Chesapeake Outdoors

by C.D. Dollar

That Kind of Day

That Kind of Day

Eastern Bay-Sometimes you can do everything right and still have to work hard for fish. Perhaps I have been spoiled over the last four and a half months, but within the last couple of weeks the rockfishing has been slow in the Annapolis area. Chuck Foster and I looked to break out of that pattern.

Well before dawn, we launched Chuck's custom 20-foot center console from Little Creek off Crab Alley Bay. We were loaded to the gunwales with a complete arsenal of trolling gear: spreaders, bucktails of various colors, six rods and two dummy lines, which consist of fishing lure connected to a monofilament leader, then a length of thin diameter line and finally an 18-inch section of shock cord lashed to a stern cleat. A heavy ball-weight keeps the rig deep in the water column. The effectiveness of the dummy line is above question, and I imagine the rig dates back many decades. The name is probably taken from the sash weights - dummy weights - used in older double-hung windows.

Eastern Bay offers a tremendous diversity of fishing, from the fast-moving currents of Kent Narrows to drop-offs at the end of marsh points to the deep channels and their edges. We began the day working peeler baits near a spit of marsh that had a nice rip moving through it. Moving southward, we tossed bait into an area of fallen trees. On one retrieve to check my bait, I had a follow right up to the boat. Apparently Chuck noticed too, as he stealthily tossed a white bucktail with a plastic tail in the exact area. By the time I noticed him, he already had a keeper rockfish on, at which I had to laugh. A few more perch were taken, but Chuck had his sights on big stripers, so trolling was next on the agenda.

Chuck's trolling operation is as impressive as it is complicated. Yet what seems like chaos to me is actually a very effective and systematic method to take big fish. Two- and three-foot rollers were coming steadily from the south, and the screen was stacked with fish and balls of bait. I was anticipating a strike very soon and wasn't disappointed when it came. The first fish taken was a 17-inch bunker. That's correct: a menhaden snagged through the lip as we passed through an enormous concentration of baitfish. On the scope it looked like a kid's doodle: a massive black circle.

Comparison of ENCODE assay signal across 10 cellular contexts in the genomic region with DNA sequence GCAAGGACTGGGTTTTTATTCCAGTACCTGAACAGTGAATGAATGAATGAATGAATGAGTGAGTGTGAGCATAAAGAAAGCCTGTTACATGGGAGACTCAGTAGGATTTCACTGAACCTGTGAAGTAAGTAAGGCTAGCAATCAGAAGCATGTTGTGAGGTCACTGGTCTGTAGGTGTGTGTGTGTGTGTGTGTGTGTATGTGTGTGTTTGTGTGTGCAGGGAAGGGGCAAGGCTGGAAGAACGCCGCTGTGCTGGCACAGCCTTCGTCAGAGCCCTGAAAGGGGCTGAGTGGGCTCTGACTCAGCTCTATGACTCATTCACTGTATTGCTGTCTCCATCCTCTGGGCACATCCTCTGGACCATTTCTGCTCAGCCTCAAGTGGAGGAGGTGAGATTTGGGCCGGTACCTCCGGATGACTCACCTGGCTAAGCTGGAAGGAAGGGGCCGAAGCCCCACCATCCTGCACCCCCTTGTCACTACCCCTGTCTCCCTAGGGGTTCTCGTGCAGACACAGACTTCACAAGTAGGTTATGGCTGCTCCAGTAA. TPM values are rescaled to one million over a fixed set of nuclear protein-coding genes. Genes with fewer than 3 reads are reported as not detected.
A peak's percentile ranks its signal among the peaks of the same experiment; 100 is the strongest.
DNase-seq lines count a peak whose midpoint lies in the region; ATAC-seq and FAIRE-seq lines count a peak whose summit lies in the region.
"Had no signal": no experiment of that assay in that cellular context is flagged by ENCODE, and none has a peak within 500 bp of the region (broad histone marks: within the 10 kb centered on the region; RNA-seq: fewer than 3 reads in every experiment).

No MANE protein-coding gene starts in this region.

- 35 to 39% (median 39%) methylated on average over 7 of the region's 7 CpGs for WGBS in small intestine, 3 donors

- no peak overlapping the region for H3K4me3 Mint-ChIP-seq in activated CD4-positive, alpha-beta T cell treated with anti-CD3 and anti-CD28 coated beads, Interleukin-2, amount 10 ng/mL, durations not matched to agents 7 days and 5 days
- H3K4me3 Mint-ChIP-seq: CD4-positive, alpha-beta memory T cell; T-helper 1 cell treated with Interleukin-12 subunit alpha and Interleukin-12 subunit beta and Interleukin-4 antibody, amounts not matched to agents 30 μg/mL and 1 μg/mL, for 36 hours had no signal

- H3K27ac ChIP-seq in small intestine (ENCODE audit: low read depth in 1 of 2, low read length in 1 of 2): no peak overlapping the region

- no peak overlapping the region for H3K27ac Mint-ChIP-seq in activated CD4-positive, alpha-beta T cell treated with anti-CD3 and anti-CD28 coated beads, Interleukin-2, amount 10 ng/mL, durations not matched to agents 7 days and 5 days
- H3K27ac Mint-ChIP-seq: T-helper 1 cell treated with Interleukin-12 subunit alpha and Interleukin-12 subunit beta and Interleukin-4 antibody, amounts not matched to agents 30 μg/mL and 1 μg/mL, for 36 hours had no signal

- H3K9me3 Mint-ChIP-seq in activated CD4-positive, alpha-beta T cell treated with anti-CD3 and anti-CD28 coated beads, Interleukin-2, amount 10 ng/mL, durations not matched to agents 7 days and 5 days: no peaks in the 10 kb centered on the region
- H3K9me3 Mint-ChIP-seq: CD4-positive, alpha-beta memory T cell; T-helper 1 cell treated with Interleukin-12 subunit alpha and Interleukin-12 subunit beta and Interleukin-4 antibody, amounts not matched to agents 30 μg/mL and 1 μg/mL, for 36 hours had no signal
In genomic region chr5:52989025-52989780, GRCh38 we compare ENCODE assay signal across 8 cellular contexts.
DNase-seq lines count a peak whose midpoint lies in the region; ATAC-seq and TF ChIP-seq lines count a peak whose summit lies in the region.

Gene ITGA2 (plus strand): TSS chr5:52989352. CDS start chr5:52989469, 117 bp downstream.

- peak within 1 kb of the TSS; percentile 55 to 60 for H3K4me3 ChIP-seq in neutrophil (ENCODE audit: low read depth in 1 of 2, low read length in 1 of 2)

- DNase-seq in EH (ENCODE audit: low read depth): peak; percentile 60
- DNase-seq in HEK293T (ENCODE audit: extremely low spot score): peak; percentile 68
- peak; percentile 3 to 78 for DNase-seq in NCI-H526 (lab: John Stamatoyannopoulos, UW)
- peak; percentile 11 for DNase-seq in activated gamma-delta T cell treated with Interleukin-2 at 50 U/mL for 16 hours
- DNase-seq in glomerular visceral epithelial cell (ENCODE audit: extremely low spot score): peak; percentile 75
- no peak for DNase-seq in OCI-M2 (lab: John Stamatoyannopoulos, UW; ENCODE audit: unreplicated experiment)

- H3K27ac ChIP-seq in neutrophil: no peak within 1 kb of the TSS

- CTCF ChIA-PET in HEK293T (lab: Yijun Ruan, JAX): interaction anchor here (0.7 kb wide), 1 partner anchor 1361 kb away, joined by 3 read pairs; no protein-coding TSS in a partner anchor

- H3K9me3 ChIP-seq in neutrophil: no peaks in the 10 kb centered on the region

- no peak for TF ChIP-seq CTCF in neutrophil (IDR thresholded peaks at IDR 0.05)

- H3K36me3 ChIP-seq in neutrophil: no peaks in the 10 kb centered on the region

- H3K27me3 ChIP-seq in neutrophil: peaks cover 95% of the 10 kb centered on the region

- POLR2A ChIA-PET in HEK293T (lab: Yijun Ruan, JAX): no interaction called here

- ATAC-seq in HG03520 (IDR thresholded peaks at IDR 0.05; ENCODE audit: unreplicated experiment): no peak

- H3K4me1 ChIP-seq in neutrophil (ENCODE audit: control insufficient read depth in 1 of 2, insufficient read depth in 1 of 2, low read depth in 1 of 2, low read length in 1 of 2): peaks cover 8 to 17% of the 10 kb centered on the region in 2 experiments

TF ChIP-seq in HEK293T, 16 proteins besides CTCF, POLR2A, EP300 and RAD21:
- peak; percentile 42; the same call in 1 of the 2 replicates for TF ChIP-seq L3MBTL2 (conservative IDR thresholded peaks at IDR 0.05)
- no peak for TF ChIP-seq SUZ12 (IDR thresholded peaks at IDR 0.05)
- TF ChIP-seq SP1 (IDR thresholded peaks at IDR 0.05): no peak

Little else came of our efforts, so we picked up and headed in. Luckily, I had the good fortune of a dove shoot in Charles County, but Chuck had to go to work. As we pulled in the baits, five of the plastic shad imitations had the tails bitten off, the signature of snapper bluefish. One bait, however, had half the body removed and the teeth imprints pointed to a bluefish of considerable size. By a fraction of an inch, the fish escaped the sharpened steel. It was that kind of day.


Fish Are Biting

Having recently returned from his adventure running Alaska's Inside Passage as crew aboard a converted trawler, Paul Willey of Annapolis wasted little time breaking out his fly rod to chase busting snapper blues off Hacketts Point. While no match for behemoth sockeye salmon so thick you could catch them barehanded (which Paul did), the blues prove that the fishing around these parts is still pretty exciting, albeit slow in recent days.

In the upper Bay, Pooles Island and Tea Kettle Shoals hold big rockfish taken on drifted eels. Mike Smith of Towson showed me one such prize earlier in the week. Jamie from Anglers reports breaking rockfish from Thomas Point north, though most are undersized. Use any reasonable facsimile of anchovy or silverside: Clousers, Rattle Traps or feather jigs. Eels at the Bay Bridges work, but chummers in the region have struggled. Trollers working the 30-foot edges along the channels off Gum Thickets and similar locales catch the bigger rockfish.

In the Patuxent River complex, bottom fishing is "going crazy," according to the Rod 'n' Reel's Fred Donovan down in Chesapeake Beach. Mostly it's jumbo spot, but good sized flounder and sea trout are making their way onto anglers' hooks as well. To date, chumming is not the preferred method in these waters; too warm perhaps. Trollers working the Western Shore from Breezy Point to the Gas Docks have scored nice stripers; some days in 24 to 28 feet of water and others in 34 to 38 feet.

In the lower Bay, DNR's Martin Gary says bluefish to seven pounds are the stars. The biggest blues are reported at the mouth of the Potomac and from the Mud Leads to the SW Middle Grounds. From buoy #72 south to the Target Ship, chummers are taking small but legal rockfish, while trollers had decent success from Cedar Point Hollow to the Targets.

Spanish mackerel remain very abundant from Cedar Point Hollow south to Smith Point, and Tangier Sound has had erratic bottom fishing for spot and weakfish. Spotted sea trout are still being reported in fair numbers from the shallows of South Marsh and Bloodsworth Islands, as well as around the holes of Fox Island and Cedar Marsh.

| Back to Archives |

VolumeVI Number 37
September 17-23, 1998
New Bay Times

| Homepage |